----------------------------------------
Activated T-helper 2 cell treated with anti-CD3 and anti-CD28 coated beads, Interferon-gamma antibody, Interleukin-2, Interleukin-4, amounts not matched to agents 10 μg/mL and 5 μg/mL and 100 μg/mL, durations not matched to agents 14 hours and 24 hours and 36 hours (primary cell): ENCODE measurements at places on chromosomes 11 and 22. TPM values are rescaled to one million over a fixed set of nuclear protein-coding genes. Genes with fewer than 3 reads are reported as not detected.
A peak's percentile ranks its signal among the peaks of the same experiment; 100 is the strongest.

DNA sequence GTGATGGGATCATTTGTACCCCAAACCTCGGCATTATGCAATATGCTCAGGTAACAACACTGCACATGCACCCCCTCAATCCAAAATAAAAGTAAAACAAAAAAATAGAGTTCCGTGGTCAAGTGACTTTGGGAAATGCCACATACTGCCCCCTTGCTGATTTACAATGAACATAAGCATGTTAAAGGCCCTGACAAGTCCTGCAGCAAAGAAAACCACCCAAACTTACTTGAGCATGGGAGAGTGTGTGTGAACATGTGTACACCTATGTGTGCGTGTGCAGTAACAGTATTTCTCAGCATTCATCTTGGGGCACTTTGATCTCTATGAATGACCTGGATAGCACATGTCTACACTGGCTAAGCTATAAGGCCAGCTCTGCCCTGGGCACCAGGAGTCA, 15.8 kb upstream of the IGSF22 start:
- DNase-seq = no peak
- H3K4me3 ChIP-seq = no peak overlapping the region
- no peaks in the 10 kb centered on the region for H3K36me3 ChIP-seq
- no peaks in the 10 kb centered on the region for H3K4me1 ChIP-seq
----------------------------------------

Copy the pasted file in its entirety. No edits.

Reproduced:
Activated T-helper 2 cell treated with anti-CD3 and anti-CD28 coated beads, Interferon-gamma antibody, Interleukin-2, Interleukin-4, amounts not matched to agents 10 μg/mL and 5 μg/mL and 100 μg/mL, durations not matched to agents 14 hours and 24 hours and 36 hours (primary cell): ENCODE measurements at places on chromosomes 11 and 22. TPM values are rescaled to one million over a fixed set of nuclear protein-coding genes. Genes with fewer than 3 reads are reported as not detected.
A peak's percentile ranks its signal among the peaks of the same experiment; 100 is the strongest.

DNA sequence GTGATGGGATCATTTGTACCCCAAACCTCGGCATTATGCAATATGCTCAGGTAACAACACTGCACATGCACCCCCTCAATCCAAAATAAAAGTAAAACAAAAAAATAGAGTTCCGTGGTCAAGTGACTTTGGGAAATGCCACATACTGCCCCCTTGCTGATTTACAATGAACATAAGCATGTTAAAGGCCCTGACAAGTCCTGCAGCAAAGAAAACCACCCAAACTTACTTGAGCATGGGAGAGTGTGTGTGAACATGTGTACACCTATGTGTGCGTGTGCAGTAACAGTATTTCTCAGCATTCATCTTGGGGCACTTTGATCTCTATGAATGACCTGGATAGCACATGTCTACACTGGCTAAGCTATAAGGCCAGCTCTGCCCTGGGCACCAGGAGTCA, 15.8 kb upstream of the IGSF22 start:
- DNase-seq = no peak
- H3K4me3 ChIP-seq = no peak overlapping the region
- no peaks in the 10 kb centered on the region for H3K36me3 ChIP-seq
- no peaks in the 10 kb centered on the region for H3K4me1 ChIP-seq